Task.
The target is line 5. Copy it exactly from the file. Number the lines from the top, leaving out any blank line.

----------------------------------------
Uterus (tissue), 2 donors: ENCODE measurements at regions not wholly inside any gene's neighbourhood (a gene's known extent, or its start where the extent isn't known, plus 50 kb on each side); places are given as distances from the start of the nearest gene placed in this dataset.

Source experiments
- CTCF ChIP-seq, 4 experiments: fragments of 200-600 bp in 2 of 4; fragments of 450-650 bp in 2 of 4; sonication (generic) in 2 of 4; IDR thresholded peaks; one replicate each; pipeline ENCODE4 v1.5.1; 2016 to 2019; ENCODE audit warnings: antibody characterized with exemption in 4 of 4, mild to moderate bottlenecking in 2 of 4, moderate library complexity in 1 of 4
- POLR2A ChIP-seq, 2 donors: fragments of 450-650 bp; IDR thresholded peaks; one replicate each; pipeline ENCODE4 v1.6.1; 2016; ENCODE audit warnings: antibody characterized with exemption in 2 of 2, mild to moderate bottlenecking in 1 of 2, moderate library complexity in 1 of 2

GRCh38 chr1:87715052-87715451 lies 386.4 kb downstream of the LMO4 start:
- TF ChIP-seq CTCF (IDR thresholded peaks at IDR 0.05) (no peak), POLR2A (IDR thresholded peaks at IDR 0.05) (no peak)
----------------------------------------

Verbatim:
GRCh38 chr1:87715052-87715451 lies 386.4 kb downstream of the LMO4 start: